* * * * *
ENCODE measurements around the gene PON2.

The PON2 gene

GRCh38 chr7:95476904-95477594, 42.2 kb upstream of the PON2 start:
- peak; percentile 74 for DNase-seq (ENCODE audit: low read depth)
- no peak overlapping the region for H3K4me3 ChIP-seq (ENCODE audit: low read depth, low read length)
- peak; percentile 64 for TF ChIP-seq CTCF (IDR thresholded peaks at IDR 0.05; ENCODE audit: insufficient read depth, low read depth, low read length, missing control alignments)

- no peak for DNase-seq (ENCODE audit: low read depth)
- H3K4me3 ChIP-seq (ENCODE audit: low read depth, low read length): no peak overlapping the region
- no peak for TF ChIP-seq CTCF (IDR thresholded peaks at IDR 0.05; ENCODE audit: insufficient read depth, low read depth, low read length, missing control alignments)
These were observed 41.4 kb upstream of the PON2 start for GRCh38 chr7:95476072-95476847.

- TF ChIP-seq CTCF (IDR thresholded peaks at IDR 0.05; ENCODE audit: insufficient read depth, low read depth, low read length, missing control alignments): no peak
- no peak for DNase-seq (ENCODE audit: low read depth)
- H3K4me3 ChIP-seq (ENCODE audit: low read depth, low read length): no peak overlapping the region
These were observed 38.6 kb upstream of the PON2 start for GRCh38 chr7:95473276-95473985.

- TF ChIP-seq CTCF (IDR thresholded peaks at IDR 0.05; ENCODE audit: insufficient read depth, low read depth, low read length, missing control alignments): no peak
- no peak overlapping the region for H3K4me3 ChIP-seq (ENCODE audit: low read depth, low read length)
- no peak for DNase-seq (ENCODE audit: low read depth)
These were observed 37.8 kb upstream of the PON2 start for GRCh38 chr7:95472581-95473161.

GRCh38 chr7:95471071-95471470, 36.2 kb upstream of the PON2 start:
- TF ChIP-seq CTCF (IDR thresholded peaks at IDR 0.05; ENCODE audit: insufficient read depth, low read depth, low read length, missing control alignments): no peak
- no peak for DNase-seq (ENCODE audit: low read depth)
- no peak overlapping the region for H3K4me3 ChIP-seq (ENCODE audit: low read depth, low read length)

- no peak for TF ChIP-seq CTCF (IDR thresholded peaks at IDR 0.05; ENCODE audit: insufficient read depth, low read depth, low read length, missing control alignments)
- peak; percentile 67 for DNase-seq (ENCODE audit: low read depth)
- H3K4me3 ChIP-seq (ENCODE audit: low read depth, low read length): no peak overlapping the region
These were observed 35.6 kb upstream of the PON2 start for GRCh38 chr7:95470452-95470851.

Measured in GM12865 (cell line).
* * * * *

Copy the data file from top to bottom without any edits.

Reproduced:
ENCODE measurements around the gene PON2.

The PON2 gene

GRCh38 chr7:95476904-95477594, 42.2 kb upstream of the PON2 start:
- peak; percentile 74 for DNase-seq (ENCODE audit: low read depth)
- no peak overlapping the region for H3K4me3 ChIP-seq (ENCODE audit: low read depth, low read length)
- peak; percentile 64 for TF ChIP-seq CTCF (IDR thresholded peaks at IDR 0.05; ENCODE audit: insufficient read depth, low read depth, low read length, missing control alignments)

- no peak for DNase-seq (ENCODE audit: low read depth)
- H3K4me3 ChIP-seq (ENCODE audit: low read depth, low read length): no peak overlapping the region
- no peak for TF ChIP-seq CTCF (IDR thresholded peaks at IDR 0.05; ENCODE audit: insufficient read depth, low read depth, low read length, missing control alignments)
These were observed 41.4 kb upstream of the PON2 start for GRCh38 chr7:95476072-95476847.

- TF ChIP-seq CTCF (IDR thresholded peaks at IDR 0.05; ENCODE audit: insufficient read depth, low read depth, low read length, missing control alignments): no peak
- no peak for DNase-seq (ENCODE audit: low read depth)
- H3K4me3 ChIP-seq (ENCODE audit: low read depth, low read length): no peak overlapping the region
These were observed 38.6 kb upstream of the PON2 start for GRCh38 chr7:95473276-95473985.

- TF ChIP-seq CTCF (IDR thresholded peaks at IDR 0.05; ENCODE audit: insufficient read depth, low read depth, low read length, missing control alignments): no peak
- no peak overlapping the region for H3K4me3 ChIP-seq (ENCODE audit: low read depth, low read length)
- no peak for DNase-seq (ENCODE audit: low read depth)
These were observed 37.8 kb upstream of the PON2 start for GRCh38 chr7:95472581-95473161.

GRCh38 chr7:95471071-95471470, 36.2 kb upstream of the PON2 start:
- TF ChIP-seq CTCF (IDR thresholded peaks at IDR 0.05; ENCODE audit: insufficient read depth, low read depth, low read length, missing control alignments): no peak
- no peak for DNase-seq (ENCODE audit: low read depth)
- no peak overlapping the region for H3K4me3 ChIP-seq (ENCODE audit: low read depth, low read length)

- no peak for TF ChIP-seq CTCF (IDR thresholded peaks at IDR 0.05; ENCODE audit: insufficient read depth, low read depth, low read length, missing control alignments)
- peak; percentile 67 for DNase-seq (ENCODE audit: low read depth)
- H3K4me3 ChIP-seq (ENCODE audit: low read depth, low read length): no peak overlapping the region
These were observed 35.6 kb upstream of the PON2 start for GRCh38 chr7:95470452-95470851.

Measured in GM12865 (cell line).